By this point, Kayla was 4cm dilated, and indicating that she needed pain killers. The anaesthesiologist gave her an epidural, which didn’t work. He tried again in the same spot, again there was no relief. He tried another spot, another dose. Were we going to get some relief with this one? I crossed my fingers for it to work, I hated seeing Kayla in this much pain and distress. Some time passed, and it was clear that the epidural(s) weren’t cutting it. I found the nurse and we arranged to have another dose given. By this stage, my parents were there, checking in on us (mum had finished work at this point). It would have seemed that Kayla’s case had been talked about in the anaesthetics department, because the head of the department was called to give her the fourth dose. My mum knew the guy (of course! When you’re a nurse for 35 years, you tend to know everyone!), and assured us that he was the best in the business. If anyone could get this epidural to work, it would be this guy. That calmed me a little, and watching him administer the anaesthetic, you could tell he was a pro who had been doing this a very long time. Unfortunately, all the final dose did was make Kayla’s left leg numb. Now she was not only in pain, but couldn’t walk anywhere.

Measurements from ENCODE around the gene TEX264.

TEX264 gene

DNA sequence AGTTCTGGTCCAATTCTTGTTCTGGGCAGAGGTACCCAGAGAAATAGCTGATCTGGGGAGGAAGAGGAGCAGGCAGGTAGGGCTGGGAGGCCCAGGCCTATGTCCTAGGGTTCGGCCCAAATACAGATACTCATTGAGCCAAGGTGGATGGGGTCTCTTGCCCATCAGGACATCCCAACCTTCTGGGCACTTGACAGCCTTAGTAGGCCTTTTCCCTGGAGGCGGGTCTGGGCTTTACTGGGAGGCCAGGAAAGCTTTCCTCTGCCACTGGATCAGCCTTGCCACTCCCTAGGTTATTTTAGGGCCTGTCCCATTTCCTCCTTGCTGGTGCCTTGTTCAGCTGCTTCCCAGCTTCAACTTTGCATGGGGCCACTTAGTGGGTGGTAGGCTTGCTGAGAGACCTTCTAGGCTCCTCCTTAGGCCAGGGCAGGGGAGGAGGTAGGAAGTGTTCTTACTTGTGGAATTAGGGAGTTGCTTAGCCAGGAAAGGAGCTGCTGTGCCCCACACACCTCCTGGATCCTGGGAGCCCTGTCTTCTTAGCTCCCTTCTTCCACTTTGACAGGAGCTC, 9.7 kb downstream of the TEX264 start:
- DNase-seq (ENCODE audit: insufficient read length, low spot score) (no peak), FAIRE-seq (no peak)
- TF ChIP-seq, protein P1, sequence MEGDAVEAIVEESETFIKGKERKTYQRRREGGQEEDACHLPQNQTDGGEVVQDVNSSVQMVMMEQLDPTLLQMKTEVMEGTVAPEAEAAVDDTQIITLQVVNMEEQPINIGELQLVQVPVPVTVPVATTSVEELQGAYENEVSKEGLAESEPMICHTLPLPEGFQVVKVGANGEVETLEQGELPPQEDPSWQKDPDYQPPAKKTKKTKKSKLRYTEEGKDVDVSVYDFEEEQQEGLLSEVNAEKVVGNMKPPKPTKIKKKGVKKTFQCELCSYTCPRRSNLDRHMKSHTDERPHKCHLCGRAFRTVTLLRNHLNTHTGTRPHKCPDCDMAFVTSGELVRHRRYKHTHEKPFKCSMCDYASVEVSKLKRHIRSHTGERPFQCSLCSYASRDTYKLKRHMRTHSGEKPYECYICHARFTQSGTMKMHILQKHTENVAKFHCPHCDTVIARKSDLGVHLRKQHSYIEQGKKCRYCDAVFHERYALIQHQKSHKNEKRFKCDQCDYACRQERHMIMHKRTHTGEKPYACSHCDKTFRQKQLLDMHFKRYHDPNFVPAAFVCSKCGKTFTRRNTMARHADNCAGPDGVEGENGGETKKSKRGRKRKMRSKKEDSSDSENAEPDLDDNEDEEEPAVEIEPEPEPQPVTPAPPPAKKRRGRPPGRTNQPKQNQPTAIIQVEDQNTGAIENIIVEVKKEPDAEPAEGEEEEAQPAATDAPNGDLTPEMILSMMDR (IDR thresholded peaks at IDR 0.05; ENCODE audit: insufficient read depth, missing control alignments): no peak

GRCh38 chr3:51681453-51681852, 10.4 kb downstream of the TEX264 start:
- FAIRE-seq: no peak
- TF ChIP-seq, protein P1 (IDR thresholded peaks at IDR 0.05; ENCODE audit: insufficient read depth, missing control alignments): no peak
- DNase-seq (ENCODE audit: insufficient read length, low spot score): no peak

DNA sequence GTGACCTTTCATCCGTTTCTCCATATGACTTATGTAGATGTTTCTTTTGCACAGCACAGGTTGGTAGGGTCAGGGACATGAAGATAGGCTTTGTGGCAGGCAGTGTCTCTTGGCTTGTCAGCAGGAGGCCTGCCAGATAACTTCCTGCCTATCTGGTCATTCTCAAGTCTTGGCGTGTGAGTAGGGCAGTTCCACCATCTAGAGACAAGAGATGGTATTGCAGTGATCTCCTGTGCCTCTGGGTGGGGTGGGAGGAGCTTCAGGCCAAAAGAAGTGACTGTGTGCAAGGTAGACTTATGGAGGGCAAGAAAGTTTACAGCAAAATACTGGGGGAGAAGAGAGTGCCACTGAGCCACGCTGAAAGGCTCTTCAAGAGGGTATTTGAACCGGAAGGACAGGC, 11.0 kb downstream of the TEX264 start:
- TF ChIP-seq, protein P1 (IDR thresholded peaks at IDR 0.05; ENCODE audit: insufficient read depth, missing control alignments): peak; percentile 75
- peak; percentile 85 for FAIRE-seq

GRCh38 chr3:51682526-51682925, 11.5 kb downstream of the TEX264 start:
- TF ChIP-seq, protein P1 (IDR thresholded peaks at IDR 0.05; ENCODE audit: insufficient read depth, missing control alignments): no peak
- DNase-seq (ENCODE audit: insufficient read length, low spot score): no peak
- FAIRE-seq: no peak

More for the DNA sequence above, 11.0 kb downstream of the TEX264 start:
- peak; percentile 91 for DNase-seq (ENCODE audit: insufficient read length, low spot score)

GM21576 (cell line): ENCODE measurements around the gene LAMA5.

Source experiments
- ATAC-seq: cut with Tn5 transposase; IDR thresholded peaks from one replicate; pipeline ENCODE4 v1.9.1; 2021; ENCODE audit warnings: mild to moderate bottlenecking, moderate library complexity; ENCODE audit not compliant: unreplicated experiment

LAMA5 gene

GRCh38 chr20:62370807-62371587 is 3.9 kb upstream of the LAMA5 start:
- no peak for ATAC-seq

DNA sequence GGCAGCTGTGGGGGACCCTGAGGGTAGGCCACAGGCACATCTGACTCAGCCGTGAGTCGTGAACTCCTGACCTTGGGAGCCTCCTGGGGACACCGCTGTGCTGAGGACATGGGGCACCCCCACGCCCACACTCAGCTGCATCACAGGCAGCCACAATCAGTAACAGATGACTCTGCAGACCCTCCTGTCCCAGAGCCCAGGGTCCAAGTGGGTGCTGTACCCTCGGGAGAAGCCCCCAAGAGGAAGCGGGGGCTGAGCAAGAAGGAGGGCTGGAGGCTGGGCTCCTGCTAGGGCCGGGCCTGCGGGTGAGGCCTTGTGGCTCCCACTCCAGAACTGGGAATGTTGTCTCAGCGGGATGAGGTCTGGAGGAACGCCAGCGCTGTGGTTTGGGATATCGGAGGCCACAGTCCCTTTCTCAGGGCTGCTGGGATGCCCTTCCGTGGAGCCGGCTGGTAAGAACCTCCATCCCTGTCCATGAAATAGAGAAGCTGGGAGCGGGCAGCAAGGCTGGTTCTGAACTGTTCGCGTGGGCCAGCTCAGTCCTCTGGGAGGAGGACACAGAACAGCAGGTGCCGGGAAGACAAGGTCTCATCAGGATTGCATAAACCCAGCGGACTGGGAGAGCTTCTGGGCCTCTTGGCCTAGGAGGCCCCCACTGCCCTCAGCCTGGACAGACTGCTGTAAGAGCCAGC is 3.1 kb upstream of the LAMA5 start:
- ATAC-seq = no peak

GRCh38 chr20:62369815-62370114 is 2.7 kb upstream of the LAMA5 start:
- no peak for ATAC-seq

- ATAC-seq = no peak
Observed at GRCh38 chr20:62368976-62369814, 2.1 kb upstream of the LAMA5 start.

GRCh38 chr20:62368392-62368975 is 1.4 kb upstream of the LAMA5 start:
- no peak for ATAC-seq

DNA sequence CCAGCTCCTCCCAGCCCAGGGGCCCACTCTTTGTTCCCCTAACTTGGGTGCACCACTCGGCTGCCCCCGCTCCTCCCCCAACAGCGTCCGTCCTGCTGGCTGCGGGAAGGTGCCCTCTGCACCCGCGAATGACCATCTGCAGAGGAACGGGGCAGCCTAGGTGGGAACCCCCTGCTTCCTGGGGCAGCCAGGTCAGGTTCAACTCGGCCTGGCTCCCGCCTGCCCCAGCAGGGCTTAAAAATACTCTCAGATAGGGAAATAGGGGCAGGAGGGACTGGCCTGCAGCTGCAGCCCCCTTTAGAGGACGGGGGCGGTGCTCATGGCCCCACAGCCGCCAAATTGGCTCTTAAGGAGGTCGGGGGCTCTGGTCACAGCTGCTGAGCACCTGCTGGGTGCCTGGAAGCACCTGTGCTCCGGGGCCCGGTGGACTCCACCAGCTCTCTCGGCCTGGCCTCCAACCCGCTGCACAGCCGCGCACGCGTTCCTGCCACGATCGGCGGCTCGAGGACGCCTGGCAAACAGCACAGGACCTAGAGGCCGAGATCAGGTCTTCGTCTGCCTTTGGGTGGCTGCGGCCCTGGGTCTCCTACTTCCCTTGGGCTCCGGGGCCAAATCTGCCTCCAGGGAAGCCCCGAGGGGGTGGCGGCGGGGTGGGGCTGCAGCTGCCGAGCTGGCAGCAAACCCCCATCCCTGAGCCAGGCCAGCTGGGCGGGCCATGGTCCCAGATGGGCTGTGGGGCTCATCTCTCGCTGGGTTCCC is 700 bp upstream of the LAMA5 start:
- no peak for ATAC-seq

By this time, its pretty late. We’d been there all day and Kayla was still only 4cm. The time had come to bite the bullet and talk about having the C-Section. We knew it was a possibility, but I was still worried as hell. The nurses came in and wheeled her away. I was left to move our stuff back to the ward. Our midwife (who, despite working 7-3 that day, came back in to make sure we were okay and that Kayla was comfortable) came to get me, and took me to the doctors locker room to find me some surgical scrubs. She gave me a run down on what would happen. When Kayla was ready (surgically), I would be allowed to enter, to sit by her head and hold her hand. The baby would be shown to us over the screen separating us at the surgical area. I would then be able to cut the cord and hold him.
It seemed like a lot of information to take in, and I was a little overwhelmed by it. Maybe the midwife could see it on my face, but she offered me a cup of coffee. I gladly accepted, and was taken around to the staff room. She told me to change into my scrubs after I finished my coffee (a wise caution, given my inclination to spill things on my shirt). As I drank my coffee, I read the posters on the wall of the staff room (the midwife had left at that point, with instructions for me on where to wait for her). I finished my coffee and found a large enough bathroom to get changed (I like my space).